Austrians were bracing themselves for a sharp shift in the country’s political direction today after two far-right, anti-immigration parties made big gains in national elections.
At the same time the governing coalition of the Austrian People’s Party and the Social Democrats had their worst showings since the Second World War.
The two rightist parties – the Freedom Party and the Alliance for the Future of Austria – won a combined 29% in yesterday’s vote. Both advocate an end to immigration and the expulsion of foreigners and asylum seekers who commit crimes.
At least one could participate in a new government. Talks are expected to begin later this week and could drag on for months.
The right-wing parties had not been expected to consider joining forces, given the animosity between their leaders. But the firebrand Joerg Haider, who now leads the Alliance, said it was something worth thinking about. And Freedom Party chief Heinz-Christian Strache suggested he was interested in becoming chancellor.
“Today, we are the winners,” Strache declared.
In 1999 elections, the Freedom Party – then headed by Haider – won 27% of the vote and was included in the government, leading to months of European Union sanctions over statements seen as anti-Semitic or sympathetic to the policies of Adolf Hitler.
Analysts said the right’s resurgence came from Austrians disgruntled with the governing coalition – seen by many as out of touch because of their feuding.
And Social Democrat leader Werner Faymann has rejected the possibility of joining forces with either right-wing party.
Peter Filzmaier, a political analyst, said yesterday’s results did not mean Austrians were becoming more extremist.
“It’s not a question of ideology,” he said. “There’s lots of disappointment among workers, and there are no left-oriented parties to pick up those votes and so the right-oriented parties are able to do so.”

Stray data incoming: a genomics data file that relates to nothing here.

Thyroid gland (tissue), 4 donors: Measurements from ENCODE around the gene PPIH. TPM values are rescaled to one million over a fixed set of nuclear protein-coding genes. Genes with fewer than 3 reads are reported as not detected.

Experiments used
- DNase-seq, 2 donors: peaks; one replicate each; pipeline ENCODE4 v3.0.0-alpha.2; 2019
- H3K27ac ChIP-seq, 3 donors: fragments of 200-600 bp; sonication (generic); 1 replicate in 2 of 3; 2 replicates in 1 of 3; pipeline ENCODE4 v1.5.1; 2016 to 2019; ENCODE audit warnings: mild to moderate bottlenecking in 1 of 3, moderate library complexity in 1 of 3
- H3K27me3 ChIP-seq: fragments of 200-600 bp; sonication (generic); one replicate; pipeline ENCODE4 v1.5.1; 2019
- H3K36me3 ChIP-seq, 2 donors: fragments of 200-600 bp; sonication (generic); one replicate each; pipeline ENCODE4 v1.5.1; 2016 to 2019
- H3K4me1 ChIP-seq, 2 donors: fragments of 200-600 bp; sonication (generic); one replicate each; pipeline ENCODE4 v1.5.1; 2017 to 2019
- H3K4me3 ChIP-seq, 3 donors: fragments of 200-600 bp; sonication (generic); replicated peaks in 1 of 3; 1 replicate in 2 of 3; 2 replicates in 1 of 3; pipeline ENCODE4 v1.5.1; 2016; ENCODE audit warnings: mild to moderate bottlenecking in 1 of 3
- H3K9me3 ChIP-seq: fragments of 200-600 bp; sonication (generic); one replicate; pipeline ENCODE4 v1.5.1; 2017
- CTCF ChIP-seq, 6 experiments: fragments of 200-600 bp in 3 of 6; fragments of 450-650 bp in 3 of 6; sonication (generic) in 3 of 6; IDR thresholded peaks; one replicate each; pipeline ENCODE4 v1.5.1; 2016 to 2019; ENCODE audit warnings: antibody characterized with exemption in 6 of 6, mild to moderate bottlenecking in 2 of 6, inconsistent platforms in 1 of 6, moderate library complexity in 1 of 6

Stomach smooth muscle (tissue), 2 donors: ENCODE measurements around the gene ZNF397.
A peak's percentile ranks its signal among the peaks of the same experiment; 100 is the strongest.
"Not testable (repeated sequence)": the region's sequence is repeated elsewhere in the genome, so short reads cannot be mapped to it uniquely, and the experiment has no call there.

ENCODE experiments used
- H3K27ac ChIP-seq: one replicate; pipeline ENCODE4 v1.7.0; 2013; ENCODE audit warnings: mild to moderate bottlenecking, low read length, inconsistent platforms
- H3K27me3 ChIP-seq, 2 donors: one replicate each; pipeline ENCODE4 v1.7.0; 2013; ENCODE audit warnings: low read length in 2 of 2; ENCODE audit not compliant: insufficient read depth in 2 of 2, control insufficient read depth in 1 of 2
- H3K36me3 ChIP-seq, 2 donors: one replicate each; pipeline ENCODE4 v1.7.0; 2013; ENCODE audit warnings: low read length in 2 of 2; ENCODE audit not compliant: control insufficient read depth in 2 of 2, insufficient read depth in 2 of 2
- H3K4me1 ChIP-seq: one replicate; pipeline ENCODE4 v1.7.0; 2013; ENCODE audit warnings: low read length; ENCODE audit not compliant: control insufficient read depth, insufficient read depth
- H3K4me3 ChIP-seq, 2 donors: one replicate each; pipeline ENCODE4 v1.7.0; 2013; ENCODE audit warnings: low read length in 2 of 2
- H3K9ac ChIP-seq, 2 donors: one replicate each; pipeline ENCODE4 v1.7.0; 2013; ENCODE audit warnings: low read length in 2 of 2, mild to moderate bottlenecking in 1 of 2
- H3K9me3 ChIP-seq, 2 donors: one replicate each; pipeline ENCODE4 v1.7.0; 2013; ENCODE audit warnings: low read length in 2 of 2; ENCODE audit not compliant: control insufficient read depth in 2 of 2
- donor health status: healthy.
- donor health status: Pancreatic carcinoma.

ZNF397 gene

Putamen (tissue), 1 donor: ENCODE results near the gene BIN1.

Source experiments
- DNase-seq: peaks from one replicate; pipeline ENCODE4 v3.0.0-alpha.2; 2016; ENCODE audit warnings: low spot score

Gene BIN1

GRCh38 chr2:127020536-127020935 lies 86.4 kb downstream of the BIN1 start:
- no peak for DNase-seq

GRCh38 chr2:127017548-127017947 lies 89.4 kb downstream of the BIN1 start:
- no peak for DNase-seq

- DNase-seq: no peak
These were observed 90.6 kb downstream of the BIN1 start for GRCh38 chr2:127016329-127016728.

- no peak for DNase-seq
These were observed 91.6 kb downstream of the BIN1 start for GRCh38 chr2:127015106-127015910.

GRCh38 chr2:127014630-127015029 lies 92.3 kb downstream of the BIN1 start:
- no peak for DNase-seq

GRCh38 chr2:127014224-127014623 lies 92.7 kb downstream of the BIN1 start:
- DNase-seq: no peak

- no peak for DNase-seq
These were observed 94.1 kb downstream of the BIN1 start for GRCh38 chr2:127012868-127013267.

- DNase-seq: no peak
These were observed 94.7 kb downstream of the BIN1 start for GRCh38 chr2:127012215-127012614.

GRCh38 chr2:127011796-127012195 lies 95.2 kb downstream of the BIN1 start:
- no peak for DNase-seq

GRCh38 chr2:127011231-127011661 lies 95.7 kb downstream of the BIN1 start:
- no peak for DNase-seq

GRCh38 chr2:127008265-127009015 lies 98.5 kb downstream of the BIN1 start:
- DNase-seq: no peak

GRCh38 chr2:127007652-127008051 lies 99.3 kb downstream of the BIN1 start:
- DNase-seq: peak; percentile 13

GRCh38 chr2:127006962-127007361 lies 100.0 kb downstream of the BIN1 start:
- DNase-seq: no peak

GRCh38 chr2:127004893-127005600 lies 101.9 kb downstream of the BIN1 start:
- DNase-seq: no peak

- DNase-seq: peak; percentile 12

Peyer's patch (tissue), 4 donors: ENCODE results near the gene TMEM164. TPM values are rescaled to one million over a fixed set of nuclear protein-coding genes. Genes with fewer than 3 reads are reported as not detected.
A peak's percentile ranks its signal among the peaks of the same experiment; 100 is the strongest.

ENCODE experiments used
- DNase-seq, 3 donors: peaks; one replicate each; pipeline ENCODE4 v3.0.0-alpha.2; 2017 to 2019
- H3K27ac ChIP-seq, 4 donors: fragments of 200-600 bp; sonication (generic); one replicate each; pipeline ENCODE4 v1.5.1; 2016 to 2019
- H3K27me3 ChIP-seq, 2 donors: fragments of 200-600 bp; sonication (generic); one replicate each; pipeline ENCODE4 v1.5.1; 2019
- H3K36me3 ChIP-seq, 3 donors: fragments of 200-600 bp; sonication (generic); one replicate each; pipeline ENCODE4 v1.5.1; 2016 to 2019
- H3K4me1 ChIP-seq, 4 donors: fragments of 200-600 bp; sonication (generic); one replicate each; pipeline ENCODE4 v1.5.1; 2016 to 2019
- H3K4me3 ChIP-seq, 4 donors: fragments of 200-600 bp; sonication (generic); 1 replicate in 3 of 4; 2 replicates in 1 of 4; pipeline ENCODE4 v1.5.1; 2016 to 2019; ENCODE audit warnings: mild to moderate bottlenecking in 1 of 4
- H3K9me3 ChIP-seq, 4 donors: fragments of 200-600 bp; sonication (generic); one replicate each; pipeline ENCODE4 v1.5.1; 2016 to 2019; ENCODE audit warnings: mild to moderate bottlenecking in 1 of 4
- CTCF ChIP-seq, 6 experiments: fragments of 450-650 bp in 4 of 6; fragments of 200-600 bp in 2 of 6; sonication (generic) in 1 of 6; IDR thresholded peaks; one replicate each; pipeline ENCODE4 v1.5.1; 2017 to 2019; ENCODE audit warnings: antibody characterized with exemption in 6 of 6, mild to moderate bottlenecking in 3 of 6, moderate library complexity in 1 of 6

The centre-left Social Democrats won 29.71% of the vote, followed by the People’s Party with 25.61%. The two parties’ coalition fell apart in July over issues ranging from when to introduce tax reform to an apparent EU policy reversal by the Social Democrats.
The Freedom Party received 18.01% of the vote. The Alliance for the Future of Austria had 10.98%, preliminary results indicated.
A total of 183 parliamentary seats were at stake. If the preliminary results are confirmed, Strache’s Freedom Party will have won 35 – compared with 21 won in 2006 elections – while the Alliance will have 21 seats, up from seven.
The Social Democrats looked likely to lose 10 of their seats to 58, while the People’s Party would drop from 66 to 50 seats. If they resurrect their coalition, they could still govern without either of the far-right parties.
The Greens also lost ground, winning 19 seats compared with 21 previously after winning 9.79% of yesterday’s vote, according to preliminary results.
Some 4.5 million voters turned out, out of 6.3 million eligible to vote. The voters included 16- and 17-year-olds, after a new law lowered the minimum voting age. But it was too early to tell if those votes made a difference in the results, said Christoph Hofinger of the SORA Institute for Social Research and Analysis.
The SORA Institute said tens of thousands of traditional Social Democrat and People’s Party supporters stayed home. The Social Democrats lost 171,000 more votes to the Freedom Party and another 75,000 to the Alliance for the Future of Austria, while the People’s Party lost 149,000 supporters to the Alliance and 86,000 to the Freedom Party.